Editor’s note: This is the sixth in a series of student produced stories looking at the 2020 census.
From Richmond to Walnut Creek, the census will help shape the region’s future
The census has been coined “a snapshot of America.”
“The census is not just a decennial headcount. It is a snapshot of the nation that affects just about every important decision policymakers at the federal, state, and local level will make over the coming decade,” emphasized Dan Stein, president of FAIR, the country’s largest immigration reform group.
For Contra Costa County, that means learning about the need for new housing and how to help big and small businesses. The census provides important data to support planning for schools and aid for public services such as immigration, non-English communication, homelessness and mental health.
It also provides information so the political debate of whether there is too much growth or not enough growth and what kind of growth can be based on facts.
Five high school photographers went out to capture their own “snapshots” of Contra Costa County for CC Spin. Their images — showcased at the end of this story — reflect different issues for the region that will be impacted by the census.
In 2017, total employment in Contra Costa County was 336,654, up 3.3 percent from the previous year, according to census data. In 2012, men-owned firms totaled 47,721, compared to women-owned firms at 34,296. Minority-owned firms numbered 35,831.
Daniela Wise of Dougherty Valley High School took photos of small and large businesses. The Lafayette Body Shop in Lafayette represented “the many small and old yet thriving businesses, especially along Mt. Diablo Boulevard,” she said.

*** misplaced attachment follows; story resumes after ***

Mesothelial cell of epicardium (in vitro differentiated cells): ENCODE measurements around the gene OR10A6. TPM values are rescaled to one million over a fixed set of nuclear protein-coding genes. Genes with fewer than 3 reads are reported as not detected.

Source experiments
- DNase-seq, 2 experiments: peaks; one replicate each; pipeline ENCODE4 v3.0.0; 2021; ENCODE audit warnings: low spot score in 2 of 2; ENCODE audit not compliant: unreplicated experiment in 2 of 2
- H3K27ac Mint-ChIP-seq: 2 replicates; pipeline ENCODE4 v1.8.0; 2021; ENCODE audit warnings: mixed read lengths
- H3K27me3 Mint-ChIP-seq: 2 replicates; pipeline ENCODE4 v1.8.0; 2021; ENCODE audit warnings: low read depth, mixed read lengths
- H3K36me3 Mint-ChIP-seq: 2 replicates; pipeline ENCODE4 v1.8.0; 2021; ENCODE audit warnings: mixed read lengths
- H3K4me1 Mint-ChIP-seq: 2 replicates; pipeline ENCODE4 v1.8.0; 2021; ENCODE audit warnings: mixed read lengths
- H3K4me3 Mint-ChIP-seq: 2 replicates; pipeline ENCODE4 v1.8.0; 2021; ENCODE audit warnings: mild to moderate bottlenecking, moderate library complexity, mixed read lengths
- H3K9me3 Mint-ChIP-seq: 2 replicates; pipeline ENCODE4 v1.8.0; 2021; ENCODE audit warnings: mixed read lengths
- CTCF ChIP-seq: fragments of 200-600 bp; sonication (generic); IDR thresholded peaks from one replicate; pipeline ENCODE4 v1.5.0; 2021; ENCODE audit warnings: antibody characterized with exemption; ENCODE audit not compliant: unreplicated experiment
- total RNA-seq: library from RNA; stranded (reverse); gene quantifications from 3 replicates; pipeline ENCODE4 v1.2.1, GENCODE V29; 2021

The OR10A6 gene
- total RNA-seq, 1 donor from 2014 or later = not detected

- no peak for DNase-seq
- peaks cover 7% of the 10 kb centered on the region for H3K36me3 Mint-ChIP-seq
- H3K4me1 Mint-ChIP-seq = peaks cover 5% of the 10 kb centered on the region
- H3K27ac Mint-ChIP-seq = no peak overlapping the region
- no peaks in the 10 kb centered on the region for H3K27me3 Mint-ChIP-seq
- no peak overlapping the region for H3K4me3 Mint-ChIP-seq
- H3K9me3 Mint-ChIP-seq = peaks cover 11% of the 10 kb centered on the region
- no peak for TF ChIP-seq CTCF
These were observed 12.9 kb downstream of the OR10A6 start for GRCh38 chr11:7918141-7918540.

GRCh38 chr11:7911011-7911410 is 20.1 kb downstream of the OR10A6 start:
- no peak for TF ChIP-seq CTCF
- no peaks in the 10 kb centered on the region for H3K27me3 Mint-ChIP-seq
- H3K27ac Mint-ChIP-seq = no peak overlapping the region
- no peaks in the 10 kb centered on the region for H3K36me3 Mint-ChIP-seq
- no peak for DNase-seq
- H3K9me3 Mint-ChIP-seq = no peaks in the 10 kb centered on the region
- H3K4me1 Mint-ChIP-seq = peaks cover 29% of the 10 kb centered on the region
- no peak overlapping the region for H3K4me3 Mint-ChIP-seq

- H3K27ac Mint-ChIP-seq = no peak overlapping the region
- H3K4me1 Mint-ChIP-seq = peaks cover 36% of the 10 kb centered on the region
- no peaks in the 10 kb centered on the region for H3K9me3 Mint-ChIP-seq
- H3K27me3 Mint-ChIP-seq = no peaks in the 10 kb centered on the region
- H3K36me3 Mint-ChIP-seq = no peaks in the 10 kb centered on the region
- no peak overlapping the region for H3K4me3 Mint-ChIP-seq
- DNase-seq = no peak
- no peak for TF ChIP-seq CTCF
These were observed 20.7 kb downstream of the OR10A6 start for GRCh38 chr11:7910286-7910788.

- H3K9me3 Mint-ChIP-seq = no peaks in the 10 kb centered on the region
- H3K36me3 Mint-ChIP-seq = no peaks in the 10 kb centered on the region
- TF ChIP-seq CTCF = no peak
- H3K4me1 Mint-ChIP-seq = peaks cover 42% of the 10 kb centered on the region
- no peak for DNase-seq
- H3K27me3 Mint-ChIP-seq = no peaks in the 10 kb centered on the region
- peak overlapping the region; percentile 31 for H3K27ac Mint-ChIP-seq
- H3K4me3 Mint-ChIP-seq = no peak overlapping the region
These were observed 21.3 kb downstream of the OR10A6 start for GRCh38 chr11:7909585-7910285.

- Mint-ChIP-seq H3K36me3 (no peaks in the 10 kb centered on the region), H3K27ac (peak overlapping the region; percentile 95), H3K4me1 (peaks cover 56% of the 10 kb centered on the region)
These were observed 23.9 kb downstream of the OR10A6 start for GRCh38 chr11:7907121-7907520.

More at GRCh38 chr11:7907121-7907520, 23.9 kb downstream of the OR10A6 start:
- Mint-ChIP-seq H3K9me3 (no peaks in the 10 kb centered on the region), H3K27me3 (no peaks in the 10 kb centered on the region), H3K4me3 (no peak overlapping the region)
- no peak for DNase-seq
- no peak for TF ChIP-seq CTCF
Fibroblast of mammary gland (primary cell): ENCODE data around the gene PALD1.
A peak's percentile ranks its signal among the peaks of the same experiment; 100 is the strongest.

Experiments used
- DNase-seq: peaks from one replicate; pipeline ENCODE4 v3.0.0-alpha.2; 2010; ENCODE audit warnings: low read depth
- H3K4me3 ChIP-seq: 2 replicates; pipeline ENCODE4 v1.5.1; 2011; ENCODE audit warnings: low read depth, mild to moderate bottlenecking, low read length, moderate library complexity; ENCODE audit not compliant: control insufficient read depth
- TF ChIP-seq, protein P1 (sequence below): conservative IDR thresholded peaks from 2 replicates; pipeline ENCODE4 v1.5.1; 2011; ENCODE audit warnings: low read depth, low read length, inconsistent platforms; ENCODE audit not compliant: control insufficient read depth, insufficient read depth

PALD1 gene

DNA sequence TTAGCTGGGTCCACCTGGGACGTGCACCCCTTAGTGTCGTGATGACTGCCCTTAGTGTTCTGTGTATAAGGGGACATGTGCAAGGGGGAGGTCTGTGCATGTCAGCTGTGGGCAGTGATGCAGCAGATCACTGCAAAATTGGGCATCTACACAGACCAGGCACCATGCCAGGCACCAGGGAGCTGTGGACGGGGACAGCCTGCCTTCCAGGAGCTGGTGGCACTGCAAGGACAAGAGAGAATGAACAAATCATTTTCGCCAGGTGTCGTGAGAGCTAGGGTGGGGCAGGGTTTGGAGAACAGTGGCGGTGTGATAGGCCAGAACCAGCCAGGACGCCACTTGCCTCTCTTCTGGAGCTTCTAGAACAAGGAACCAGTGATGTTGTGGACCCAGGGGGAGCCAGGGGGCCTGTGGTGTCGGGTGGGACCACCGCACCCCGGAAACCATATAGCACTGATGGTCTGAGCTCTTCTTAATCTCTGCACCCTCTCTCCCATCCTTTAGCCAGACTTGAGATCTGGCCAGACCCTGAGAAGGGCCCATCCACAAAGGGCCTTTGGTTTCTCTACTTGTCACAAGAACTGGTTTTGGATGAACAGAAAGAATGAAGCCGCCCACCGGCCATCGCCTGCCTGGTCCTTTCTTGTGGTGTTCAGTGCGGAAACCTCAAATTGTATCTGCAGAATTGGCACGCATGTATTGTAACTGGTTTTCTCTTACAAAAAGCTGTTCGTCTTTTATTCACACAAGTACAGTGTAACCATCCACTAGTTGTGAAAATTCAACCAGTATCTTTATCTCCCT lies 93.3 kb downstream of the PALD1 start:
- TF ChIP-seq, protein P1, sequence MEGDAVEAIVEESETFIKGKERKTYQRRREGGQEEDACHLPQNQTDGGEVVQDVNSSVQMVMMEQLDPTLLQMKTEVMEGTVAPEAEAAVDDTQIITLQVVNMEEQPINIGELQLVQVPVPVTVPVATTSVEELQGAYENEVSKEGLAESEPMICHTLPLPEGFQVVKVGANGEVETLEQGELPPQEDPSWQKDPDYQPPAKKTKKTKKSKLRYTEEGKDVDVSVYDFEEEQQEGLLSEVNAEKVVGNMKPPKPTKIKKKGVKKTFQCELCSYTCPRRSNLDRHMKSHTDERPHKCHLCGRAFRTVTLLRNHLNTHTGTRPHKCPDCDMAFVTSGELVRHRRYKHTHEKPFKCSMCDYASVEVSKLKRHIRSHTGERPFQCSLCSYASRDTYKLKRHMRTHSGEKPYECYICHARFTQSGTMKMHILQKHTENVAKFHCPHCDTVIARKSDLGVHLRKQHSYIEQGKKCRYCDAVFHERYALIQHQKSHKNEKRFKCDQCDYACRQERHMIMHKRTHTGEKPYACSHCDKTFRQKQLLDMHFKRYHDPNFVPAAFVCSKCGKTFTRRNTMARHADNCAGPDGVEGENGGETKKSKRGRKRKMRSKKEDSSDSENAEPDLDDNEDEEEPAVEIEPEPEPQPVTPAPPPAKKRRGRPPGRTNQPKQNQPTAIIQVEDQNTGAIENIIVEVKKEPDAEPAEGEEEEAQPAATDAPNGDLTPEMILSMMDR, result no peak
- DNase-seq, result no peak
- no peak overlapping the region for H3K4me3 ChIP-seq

Wise, a junior and social media editor of the school newspaper, The Wildcat Tribune, noted, “Lafayette hasn’t changed a whole lot; rather what keeps people coming are the small businesses,” (Rachel Decker is the adviser to the school newspaper.)
In contrast, Walnut Creek sports a massive outdoor shopping space at Main Street and Mt. Diablo Boulevard that “illustrates the perfect dichotomy of the old and new,” said Wise. A large and eye-catching Neiman Marcus dominates the landscape, but there are also boutique shops along Heritage Walk.
Wise also explained that San Ramon’s changes include City Center at Bishop Ranch, a massive and upscale outdoor shopping mall that opened in 2018. She photographed children playing at Alexander Square, located in the center.
For Richmond High School Senior Alejandro Durate, businesses such as Frosty King are vital necessities of life. “I’ve spent quite a good amount of time eating at Frosty King on weekends when there’s nothing good to eat at home.”
Durate’s photographs are part of a visual essay titled “Home: A collection of pictures from my community that all relate to the theme of Home.” He said, “These are images of places where I feel happy and feel at home.”
(“Home” was produced as part of the Advanced Media & Communications class at Richmond High School taught by Maya Kosover.)
Housing is a highly controversial subject in the Bay Area because there isn’t enough and housing costs are so high. According to the Census Bureau, the median value of an owner-occupied house was $582,400 between 2014-2015. There were 2,907 building permits issued in 2018 and a total of 415,919 housing units.
To photograph new home construction in Dougherty Valley, a neighborhood in San Ramon, California High School Sophomore Jake Gerbracht used a drone. Gerbracht said his iPhone X was synced to the controller of the drone so he was able to view the photos taken while flying the drone.
“I got into drone photography because I love aviation as well as photography and drone flying blends both of those passions together perfectly,” said Gerbracht, who is a photographer for the student newspaper, The Californian. (Brian Barr is the adviser to the school’s newspaper.)